As a precaution, counties across the state announced beach closures for Wednesday, including Hanauma Bay on Oahu, a move Fryer supports. “It’s particularly dangerous setting because people go snorkeling over the reef,” he said. “It’s only a few feet of clearance and if there’s a slight variation in water level, they can get scraped up and banged up pretty badly.”

The Maui County Civil Defense Agency said its beaches would be closed until 12 p.m. Wednesday, April 2. The County of Hawaii Civil Defense Agency is also closing all county beach parks until 8 a.m., April 2, to insure the safety of all beachgoers.

Read more: Sea changes could be dangerous to swimmers, boaters

The earthquake occurred off the coast of northern Chile, 61 miles northwest of Iquique. It’s an area that has been rocked by numerous quakes over the past two weeks.

Aftershocks followed, including a magnitude-6.2 tremor and a 5.5 quake, setting off a small tsunami that forced evacuations along the country’s entire Pacific coast.

Updated earthquake map: Pacific Tsunami Warning Center

Chile’s interior minister said the death toll has risen to five. The quake forced evacuations along the country’s entire Pacific coast for fear of tsunamis. Interior Minister Rodrigo Penailillo attributed the five deaths to heart attacks or being crushed. Thousands lost power, and hundreds of thousands of Chileans spent the night away from their beds due to the evacuation order. Waves measuring almost 2 meters (6 ½ feet) struck ahead of a tsunami that was expected to come ashore later.

Read more: 5 dead as magnitude-8.2 quake hits northern Chile

U.S. officials say they’ve found no threat of a tsunami along the coasts of Alaska, California, Oregon or Washington. Bill Knight, a scientist at the National Tsunami Warning Center, says early data show that by the time waves generated by Tuesday night’s magnitude-8.2 quake reach the West Coast, they’ll be too small to pose any threat.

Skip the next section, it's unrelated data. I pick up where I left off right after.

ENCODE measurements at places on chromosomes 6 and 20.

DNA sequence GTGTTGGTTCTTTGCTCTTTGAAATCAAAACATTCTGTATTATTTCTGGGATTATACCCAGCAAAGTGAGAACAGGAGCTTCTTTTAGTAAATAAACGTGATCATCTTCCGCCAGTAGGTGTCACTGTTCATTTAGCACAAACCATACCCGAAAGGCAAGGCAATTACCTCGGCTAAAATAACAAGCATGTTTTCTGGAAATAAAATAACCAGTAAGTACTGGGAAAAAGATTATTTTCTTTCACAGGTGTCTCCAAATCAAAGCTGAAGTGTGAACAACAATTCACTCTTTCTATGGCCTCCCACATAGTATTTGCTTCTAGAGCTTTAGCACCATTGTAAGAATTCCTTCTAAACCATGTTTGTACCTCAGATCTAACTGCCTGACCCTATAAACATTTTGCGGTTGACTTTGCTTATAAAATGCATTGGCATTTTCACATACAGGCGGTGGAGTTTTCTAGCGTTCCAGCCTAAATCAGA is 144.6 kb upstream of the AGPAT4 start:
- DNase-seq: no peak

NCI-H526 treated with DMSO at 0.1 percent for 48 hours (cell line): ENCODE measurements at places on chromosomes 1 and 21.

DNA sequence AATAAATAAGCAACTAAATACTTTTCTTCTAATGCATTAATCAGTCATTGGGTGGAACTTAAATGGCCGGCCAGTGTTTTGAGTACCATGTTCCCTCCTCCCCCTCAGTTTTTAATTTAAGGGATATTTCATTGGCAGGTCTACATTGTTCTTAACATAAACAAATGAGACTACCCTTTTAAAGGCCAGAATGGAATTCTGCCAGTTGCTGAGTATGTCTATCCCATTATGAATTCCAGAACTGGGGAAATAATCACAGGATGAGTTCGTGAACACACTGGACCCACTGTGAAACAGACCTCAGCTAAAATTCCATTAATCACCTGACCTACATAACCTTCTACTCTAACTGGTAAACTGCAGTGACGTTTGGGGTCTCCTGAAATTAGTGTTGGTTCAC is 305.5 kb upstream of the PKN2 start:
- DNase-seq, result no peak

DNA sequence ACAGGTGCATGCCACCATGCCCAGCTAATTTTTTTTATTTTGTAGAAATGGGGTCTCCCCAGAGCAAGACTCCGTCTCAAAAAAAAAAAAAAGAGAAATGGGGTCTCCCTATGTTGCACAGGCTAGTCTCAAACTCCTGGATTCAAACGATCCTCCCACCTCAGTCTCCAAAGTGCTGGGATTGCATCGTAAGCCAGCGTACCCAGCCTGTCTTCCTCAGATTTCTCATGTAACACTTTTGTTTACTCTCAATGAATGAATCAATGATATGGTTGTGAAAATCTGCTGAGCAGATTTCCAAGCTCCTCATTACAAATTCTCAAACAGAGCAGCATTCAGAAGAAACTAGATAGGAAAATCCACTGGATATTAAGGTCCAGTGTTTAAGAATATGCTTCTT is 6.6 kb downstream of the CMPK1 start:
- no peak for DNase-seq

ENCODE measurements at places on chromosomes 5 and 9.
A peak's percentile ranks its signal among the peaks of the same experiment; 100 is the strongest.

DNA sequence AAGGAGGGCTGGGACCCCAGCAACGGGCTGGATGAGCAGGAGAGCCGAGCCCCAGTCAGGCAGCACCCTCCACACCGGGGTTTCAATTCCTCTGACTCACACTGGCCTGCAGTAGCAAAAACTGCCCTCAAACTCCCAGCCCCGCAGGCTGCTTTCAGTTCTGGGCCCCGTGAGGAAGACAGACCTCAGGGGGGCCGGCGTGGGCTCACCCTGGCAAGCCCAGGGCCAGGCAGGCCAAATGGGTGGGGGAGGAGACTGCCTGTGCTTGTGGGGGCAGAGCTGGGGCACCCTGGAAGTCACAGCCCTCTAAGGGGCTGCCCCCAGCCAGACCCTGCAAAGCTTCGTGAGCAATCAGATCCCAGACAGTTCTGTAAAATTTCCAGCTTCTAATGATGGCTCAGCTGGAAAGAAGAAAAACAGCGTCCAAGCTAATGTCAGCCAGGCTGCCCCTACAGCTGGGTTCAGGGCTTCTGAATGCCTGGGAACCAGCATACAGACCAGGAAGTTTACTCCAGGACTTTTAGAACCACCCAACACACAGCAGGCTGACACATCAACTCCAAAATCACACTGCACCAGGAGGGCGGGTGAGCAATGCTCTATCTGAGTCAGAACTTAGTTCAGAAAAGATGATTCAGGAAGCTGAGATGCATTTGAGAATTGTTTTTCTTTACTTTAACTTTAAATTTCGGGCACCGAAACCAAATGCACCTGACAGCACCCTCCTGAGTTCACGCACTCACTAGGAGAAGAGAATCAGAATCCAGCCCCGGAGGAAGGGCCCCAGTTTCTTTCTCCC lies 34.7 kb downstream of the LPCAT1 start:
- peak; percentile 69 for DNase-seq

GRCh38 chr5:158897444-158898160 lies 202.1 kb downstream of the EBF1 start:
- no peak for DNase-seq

Emergency operations centers in all four counties were in communication throughout the day via video conference, and sent out their own alerts after the advisory was issued.

Several members of State Civil Defense were in Hilo Tuesday for the anniversary of tsunami that occurred on April 1, 1946.

The Hawaii Dept. of Transportation says if a tsunami warning, not a watch, is issued, the Coast Guard will issue evacuation warnings to boaters, and harbor masters will clear the harbors of commercial ships.

The U.S. Geological Survey initially reported the quake at 8.0, but later upgraded the magnitude.

When no major waves are observed for two hours after the estimated time of arrival or damaging waves have not occurred for at least two hours then local authorities can assume the threat is passed. Danger to boats and coastal structures can continue for several hours due to rapid currents. As local conditions can cause a wide variation in tsunami wave action, the all-clear determination must be made by local authorities.

Emergency operating centers for four Hawaii counties in a teleconference at Hawaii State Civil Defense headquarters.
blog comments powered by Disqus